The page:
Chap 3: Key exchange protocols

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# Chap 3: Key exchange protocols - PowerPoint PPT Presentation

Chap 3: Key exchange protocols. In most systems, we distinguish the short term keys from the long term ones: A short term key (session key) is used to protect one conversation Long term key is used to distribute the session keys Reduce the amount of traffic encrypted by each secret.

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## Chap 3: Key exchange protocols

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Presentation Transcript
Chap 3: Key exchange protocols
• In most systems, we distinguish the short term keys from the long term ones:
• A short term key (session key) is used to protect one conversation
• Long term key is used to distribute the session keys
• Reduce the amount of traffic encrypted by each secret
Key exchange protocols
• Protocols 1: using symmetric cryptography
• We assume that every node shares a key with KDC
• Steps
• Alice requests a key from KDC
• KDC encrypts the key with Alice and Bob’s keys respectively and sends both messages to Alice
• Alice forward Bob’s copy to Bob
Problems of protocol 1
• Alice knows both the plaintext and cipher text for Bob. It becomes a known-plaintext attack for Bob
• When Alice sends a copy to Bob, how can Bob makes sure this is a fresh key or the other party is actually Alice?

Freshness of the Key (or any packets)

• Timestamp based approach: attach a timestamp to the encrypted component of the message
• Problem: need synchronized clock
• Nonce (random number based)
• Each party needs to generate its own fresh random numbers. They are attached to the message
• No synchronization
Protocol 2: Using public key
• We assume that everyone has a public private key pair
• Steps
• Alice generates a session key and encrypts it with Bob’s public key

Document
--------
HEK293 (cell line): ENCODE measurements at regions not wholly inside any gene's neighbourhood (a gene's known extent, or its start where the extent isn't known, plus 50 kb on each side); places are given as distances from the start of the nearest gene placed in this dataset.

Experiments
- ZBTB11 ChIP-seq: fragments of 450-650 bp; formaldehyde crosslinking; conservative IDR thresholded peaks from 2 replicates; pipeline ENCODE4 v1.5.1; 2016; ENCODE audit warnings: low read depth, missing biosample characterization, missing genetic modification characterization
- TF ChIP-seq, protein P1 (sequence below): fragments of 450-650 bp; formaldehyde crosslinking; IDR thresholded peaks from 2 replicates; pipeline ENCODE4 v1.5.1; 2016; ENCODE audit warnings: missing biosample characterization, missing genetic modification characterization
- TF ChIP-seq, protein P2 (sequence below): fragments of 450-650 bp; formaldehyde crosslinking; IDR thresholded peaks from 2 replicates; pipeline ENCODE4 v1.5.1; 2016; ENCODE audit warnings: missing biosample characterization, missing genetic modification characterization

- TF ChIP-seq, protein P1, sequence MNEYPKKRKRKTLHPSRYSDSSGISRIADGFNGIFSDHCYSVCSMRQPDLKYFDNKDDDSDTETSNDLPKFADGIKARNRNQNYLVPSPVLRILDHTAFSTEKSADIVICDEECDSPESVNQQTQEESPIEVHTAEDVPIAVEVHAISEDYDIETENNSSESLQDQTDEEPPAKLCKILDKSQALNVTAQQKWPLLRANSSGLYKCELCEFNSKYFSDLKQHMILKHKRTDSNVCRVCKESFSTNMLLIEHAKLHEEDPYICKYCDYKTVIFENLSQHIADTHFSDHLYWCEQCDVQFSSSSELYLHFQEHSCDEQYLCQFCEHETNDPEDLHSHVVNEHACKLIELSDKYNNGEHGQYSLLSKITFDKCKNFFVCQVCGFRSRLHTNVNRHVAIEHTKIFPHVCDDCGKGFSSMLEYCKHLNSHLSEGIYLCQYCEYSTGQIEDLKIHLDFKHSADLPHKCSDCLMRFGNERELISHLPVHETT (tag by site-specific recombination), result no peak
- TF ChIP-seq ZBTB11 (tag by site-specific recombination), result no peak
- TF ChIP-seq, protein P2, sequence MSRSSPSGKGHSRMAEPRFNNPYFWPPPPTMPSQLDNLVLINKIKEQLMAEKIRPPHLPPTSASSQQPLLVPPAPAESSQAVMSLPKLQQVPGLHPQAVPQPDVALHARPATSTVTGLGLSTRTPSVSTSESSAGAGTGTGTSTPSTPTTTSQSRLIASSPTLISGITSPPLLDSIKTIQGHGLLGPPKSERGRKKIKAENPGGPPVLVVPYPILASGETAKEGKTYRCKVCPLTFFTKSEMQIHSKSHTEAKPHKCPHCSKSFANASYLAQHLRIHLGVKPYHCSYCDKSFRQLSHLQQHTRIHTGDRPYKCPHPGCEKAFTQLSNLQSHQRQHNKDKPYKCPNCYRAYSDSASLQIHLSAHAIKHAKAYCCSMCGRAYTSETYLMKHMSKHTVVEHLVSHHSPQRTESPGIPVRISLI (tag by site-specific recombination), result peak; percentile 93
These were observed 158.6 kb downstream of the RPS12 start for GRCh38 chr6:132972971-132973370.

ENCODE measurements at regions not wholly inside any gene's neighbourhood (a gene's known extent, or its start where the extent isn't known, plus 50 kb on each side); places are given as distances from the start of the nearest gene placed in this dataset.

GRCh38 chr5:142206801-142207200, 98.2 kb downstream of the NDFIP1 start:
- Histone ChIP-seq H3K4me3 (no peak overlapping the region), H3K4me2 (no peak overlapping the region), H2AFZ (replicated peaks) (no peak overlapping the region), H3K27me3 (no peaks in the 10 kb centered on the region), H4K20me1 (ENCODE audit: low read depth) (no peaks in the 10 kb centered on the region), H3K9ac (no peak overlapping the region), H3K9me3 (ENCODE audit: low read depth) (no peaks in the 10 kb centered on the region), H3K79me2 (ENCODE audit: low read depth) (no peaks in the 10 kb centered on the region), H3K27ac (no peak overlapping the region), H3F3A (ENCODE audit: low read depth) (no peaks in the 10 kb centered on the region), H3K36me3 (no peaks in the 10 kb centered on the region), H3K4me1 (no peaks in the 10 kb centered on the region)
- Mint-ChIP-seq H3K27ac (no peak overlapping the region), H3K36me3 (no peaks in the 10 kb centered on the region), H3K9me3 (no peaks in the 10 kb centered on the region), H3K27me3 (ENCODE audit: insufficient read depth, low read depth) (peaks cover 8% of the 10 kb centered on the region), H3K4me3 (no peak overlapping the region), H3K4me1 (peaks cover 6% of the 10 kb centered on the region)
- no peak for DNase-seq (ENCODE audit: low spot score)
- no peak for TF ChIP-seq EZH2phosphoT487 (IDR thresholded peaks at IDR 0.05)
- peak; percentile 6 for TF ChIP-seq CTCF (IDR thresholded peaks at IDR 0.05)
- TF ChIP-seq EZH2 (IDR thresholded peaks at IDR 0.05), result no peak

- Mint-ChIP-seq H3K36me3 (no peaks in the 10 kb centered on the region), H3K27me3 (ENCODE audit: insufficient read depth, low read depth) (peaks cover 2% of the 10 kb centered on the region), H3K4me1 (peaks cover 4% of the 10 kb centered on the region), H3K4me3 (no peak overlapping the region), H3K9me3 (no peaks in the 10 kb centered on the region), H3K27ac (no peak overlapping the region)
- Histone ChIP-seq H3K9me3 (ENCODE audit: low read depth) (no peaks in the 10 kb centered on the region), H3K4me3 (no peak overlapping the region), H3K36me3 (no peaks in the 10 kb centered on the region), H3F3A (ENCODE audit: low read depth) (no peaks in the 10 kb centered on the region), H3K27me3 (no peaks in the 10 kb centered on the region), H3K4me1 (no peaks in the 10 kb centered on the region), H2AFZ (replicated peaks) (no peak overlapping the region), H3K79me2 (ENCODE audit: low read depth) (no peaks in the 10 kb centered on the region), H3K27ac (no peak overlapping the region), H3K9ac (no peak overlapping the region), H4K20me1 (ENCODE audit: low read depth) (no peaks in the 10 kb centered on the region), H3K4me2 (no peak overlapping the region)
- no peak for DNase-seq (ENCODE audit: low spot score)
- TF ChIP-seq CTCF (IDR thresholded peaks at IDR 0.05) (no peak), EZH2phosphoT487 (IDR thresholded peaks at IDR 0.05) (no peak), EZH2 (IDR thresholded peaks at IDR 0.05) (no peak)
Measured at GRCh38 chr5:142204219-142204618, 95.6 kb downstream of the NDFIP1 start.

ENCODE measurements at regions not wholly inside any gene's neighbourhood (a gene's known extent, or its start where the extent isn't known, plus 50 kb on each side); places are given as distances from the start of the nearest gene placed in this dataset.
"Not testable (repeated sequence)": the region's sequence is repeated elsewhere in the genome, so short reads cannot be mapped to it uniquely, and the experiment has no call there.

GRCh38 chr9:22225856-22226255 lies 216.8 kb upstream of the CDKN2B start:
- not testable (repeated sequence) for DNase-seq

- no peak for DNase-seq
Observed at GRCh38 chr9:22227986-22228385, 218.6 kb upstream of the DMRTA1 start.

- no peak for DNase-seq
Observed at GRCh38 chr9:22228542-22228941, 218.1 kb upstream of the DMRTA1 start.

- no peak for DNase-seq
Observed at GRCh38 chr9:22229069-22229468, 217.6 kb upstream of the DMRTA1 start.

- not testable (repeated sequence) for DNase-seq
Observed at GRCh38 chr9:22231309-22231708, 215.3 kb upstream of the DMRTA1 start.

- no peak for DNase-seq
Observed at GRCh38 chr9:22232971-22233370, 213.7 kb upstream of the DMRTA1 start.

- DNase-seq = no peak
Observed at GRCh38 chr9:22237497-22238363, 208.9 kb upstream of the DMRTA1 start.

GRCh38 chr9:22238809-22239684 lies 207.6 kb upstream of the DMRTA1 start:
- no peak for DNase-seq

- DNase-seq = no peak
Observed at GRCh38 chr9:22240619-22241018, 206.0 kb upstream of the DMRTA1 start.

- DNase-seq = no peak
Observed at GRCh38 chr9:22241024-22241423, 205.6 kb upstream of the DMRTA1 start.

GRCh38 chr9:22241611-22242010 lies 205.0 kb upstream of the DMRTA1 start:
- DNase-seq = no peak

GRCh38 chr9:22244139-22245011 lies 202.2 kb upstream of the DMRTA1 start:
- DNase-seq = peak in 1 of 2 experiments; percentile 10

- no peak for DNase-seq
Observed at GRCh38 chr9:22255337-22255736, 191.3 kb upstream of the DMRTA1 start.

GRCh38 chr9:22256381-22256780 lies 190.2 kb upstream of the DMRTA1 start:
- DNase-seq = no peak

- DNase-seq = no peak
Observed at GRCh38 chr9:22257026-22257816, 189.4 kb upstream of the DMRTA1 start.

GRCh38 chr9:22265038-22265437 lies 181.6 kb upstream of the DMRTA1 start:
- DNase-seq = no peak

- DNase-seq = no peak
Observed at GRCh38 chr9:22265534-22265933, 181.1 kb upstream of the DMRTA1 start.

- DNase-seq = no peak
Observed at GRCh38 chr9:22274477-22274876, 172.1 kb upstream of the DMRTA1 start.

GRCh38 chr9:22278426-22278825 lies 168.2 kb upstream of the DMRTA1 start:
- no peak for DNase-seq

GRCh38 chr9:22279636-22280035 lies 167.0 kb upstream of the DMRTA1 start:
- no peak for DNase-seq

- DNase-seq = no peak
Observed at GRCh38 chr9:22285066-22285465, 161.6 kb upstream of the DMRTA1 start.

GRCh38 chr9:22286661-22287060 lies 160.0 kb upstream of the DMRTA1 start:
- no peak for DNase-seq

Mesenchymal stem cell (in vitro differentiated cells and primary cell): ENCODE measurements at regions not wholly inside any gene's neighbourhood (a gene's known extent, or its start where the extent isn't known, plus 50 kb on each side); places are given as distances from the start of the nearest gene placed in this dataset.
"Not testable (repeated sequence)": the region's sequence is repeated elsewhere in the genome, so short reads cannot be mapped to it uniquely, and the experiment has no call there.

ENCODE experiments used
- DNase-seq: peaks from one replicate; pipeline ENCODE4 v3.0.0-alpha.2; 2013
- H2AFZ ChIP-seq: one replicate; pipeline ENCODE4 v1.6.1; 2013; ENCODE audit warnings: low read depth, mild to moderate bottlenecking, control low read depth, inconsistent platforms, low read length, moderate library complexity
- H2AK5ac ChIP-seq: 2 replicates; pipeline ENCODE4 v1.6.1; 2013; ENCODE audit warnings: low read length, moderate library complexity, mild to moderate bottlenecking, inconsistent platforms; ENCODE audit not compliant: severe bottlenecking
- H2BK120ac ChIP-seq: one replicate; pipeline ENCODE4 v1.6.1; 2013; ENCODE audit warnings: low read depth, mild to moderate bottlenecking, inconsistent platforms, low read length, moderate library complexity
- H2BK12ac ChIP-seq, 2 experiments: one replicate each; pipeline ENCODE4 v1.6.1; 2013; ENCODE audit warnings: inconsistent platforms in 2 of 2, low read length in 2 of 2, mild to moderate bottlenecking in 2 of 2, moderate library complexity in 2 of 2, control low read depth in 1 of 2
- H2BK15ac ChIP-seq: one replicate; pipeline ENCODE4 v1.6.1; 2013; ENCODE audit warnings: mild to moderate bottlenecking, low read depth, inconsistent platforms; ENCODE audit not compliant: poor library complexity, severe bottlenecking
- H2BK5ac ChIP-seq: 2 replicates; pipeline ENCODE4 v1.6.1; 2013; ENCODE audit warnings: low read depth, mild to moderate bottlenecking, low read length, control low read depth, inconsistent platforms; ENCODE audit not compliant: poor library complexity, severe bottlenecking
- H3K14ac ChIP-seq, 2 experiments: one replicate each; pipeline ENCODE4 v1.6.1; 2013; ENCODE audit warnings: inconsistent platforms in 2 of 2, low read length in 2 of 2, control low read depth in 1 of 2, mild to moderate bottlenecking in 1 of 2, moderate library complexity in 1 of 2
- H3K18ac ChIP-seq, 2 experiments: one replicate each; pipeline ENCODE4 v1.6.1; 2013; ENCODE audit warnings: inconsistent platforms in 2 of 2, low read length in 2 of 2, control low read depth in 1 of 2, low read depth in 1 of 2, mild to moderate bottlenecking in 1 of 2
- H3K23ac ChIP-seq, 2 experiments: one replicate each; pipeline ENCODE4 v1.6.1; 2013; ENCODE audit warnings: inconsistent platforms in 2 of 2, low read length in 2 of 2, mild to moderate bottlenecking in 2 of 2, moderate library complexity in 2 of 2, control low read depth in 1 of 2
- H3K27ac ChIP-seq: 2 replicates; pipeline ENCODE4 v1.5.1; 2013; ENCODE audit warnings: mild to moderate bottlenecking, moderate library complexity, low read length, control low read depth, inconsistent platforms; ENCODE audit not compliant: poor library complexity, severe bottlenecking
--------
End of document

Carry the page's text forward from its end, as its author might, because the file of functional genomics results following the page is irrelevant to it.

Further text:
• Bob decrypts the message and gets the session key
• Now they can talk safely

Sounds easy. But several vulnerabilities exist

• Forward search attack
• If there are only a limited number of messages, the attacker can pre-compute and compare with the eavesdropped results
• Similar attacks can be generalized to several other scenarios such as hash(), password, etc
Man-in-the-Middle Attack
• If the public keys of the nodes do not have certificate with them, they can be fake keys. And a min-in-the-middle attack can be conducted.
• How the min-in-the-middle attacks are conducted:
Man-in-the-Middle Attack

I need Bob’s public key

Eve intercepts request

Alice

Cathy

I need Bob’s public key

Cathy

Eve

Bob’s pub key eB

Cathy

Eve

Bob’s pub key eE

Eve

Alice

{ ks } eE

Eve intercepts message

Bob

Alice

{ ks } eB

Bob

Eve

What if the two parties have pre-determined the first pair of messages? Can this defend against MitM attack?

• Unfortunately, no
• Interlock protocol: mitigate the attack
• What will be a good interlock: hash of the message, hash of the encryption result?
Interlock protocol (right way)

I need Bob’s public key

Eve intercepts request

Alice

Cathy

I need Bob’s public key

Cathy

Eve

Bob’s pub key eB

Cathy

Eve

Bob’s pub key eE

Eve

Alice

Hash({ msg} eE )

Eve intercepts message

Bob

Alice

What should I send?

Bob

Eve

Interlock protocol (wrong way)

I need Bob’s public key

Eve intercepts request

Alice

Cathy

I need Bob’s public key

Cathy

Eve

Bob’s pub key eB

Cathy

Eve

Bob’s pub key eE

Eve

Alice

Hash(msg )

Eve intercepts message

Bob

Alice

Hash(msg)

Bob

Eve

Improvement to protocol 2:
• Public keys for Alice and Bob should be protected by the certificate from a TTP
• Look at the settings of your browsers: look for certificates
Authentication
• Authentication: prove that you are who you claim to be
• Method 1:
• The system stores your password, and compares it with the characters you type in every time you login
• Problem: if the attacker gets access to the file, you are cooked.
Method 2:
• The system stores the hash result of the password, now if the attacker sees the hash value, it cannot recover the plaintext.
• Problem:
• It is still not safe under dictionary attacks
• The system can add a random number after the password, which is called salt
• Public salt and private salt.
• Salt protects the overall system, but not specific users
• The same key combined with different salt will look differently in the system
Key management in some UNIX systems
• the passwords are stored encrypted in the file /etc/passwd
• Format of the stored record
• Account; coded password data; homedir;
• Gigawalt; fURfuu4.4hY0U; /home/gigawalt
Method 3: Using public-private key
• The system knows the public key and the user keeps the private key
• During login, the system sends a random number to user and user encrypts it with the private key
• System decrypts with public key and verifies the user
• Problems:
• Blind signature
• Chosen plaintext attack
Authentication
• Method 4: one key a time protocol
• Hash chain
• Unlimited one key a time system
• Both sides know a secret k
• A knows R1, and B knows hash(k, R1)
• During first login, A sends R1 and hash(k, R2)